HS2 Ltd have today (16th January 2015) launched new compensation schemes for those affected by Phase 1 of HS2. The schemes, which were meant to have been in place by Autumn 2014 appear to be unchanged from the plans proposed in the 2014 consultation, with the ‘Need to Sell’ scheme simply being a rebranding of the previous ‘Exceptional Hardship Scheme’.
The Express Purchase and Rural Support Zones allow for HS2 to buy properties within 60 metres and 120 metres from the centre-line between the proposed tracks in rural areas which do not have tunnels. Homeowner payment zones, where people living up to 300 metres from the centre-line could receive payments between £22,500 and £7,500 will not be in place until after the Bill is passed into law, which is expected to be another two years at least.
Most controversially, the ‘Need to Sell’ scheme for people living more than 120 metres from the centre line is unchanged from the proposal which was consulted on in 2014, and is effectively a rebranding of the Exceptional Hardship Scheme, which has so far only paid out on 40 of the 158 applications (25%). This is despite the fact the HS2 Hybrid Bill Committee stated that they wanted to make suggestions on how to improve the proposed scheme. On 26th November, Robert Syms the chair of the committee made this statement:
“On compensation, we request that HS2 give us sight of the proposed Need to Sell scheme as soon as possible, so that we can review the guidance and criteria and make suggestions for improvement. These suggestions might include a change of name for the scheme and the scheme should include a way of obtaining advance clearance to deal with situations such as those of the Franklins, from whom we heard yesterday. We accept HS2’s offer to prepare a paper on the property bond proposal and we await that with interest.”
On 16th December Mr Syms reiterated:
“The plan at the moment is for the launch of the scheme sometime in the middle to end of January on both the Need to Sell and the Voluntary Purchase Scheme. At least that should give us an opportunity to look at it and to have some input before final decisions are taken.”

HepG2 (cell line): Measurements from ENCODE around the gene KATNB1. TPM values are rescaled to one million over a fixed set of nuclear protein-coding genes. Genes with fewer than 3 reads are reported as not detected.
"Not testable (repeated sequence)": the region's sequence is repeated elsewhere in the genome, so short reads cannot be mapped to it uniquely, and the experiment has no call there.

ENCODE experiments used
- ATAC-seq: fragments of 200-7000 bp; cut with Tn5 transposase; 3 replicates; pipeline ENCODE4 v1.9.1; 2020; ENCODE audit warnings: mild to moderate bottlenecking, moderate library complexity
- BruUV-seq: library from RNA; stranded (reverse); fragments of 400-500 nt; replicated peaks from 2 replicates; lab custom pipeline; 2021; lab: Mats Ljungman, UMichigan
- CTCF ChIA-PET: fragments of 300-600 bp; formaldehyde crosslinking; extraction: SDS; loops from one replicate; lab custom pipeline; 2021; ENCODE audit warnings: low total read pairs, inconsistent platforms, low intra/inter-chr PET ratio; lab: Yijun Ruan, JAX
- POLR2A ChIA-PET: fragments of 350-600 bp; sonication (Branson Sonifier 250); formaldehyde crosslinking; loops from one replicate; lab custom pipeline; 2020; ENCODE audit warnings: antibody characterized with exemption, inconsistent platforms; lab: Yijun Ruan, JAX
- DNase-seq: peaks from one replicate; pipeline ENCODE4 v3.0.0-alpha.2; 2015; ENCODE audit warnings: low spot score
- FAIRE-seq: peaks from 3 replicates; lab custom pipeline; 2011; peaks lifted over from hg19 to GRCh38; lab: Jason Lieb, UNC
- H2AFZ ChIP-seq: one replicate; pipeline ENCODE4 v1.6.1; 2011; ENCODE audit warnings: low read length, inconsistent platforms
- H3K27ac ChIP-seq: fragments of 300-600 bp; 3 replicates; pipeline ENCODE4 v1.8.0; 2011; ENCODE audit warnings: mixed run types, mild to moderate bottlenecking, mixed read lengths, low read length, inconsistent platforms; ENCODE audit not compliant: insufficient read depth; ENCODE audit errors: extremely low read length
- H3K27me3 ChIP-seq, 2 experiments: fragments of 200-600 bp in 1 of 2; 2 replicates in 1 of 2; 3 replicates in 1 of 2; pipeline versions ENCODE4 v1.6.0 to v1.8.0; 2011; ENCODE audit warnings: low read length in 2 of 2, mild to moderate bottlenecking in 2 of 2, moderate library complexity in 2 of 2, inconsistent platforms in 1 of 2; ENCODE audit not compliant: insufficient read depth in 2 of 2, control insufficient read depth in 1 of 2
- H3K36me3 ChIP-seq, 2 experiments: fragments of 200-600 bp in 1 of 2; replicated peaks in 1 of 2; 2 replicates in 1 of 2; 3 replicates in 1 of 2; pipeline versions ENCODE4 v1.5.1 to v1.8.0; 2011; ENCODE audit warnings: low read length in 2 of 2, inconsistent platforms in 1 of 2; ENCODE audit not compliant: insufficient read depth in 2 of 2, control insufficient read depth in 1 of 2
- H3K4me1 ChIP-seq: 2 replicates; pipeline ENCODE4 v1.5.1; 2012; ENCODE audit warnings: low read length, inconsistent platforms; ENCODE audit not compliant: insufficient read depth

It had been widely believed that the committee felt the term ‘Want to Sell’ would be more appropriate for the scheme, and that the requirement for people applying for compensation, to have first tried to sell their home on the open market, should be relaxed. People seeking compensation have found that many estate agents, knowing blighted properties would not sell, have asked for marketing fees up front. Instead of relaxing these rules, HS2 now say that people must have sought a “reasonable range of marketing proposals from more than one recognised estate agent.”, and still would have to have their property on the market for at least 3 months without having received an offer of 85% or more of the asking price.
Whilst people applying for the old EHS scheme had to demonstrate ‘financial hardship’, this has now been rebranded as an ‘unreasonable burden’. Applicants will have to qualify under five criteria, which include having a ‘compelling reason to sell’ for reasons such as moving or losing employment, divorce, illness or retirement, and that those issues would create an ‘unreasonable burden’ to the homeowner within three years of the application.
Stop HS2 Campaign Manager Joe Rukin responded:
“Yet again, we have another case of ‘consult and ignore’ from HS2 Ltd, as looking back at what was proposed in the consultation, nothing seems to have changed and the proposals are a long way from the ‘full and fair’ compensation schemes which were promised by Government. However, it seems that this time, they haven’t just ignored the thousands of people trapped in homes blighted by HS2, but they seem to have also ignored the committee of MPs who have heard evidence from dozens of people saying they do not qualify for compensation. It will be very interesting to see how the committee react to this.”
Penny Gaines, Chair of Stop HS2 added;
“There was a lot of ‘we’ve listened to what you say, but we’re ignoring it’ in the document. It’s quite clear that this was just another faux consultation, aimed at making the government look like it was listening to what people had to say with no intention to make any changes to their plans.”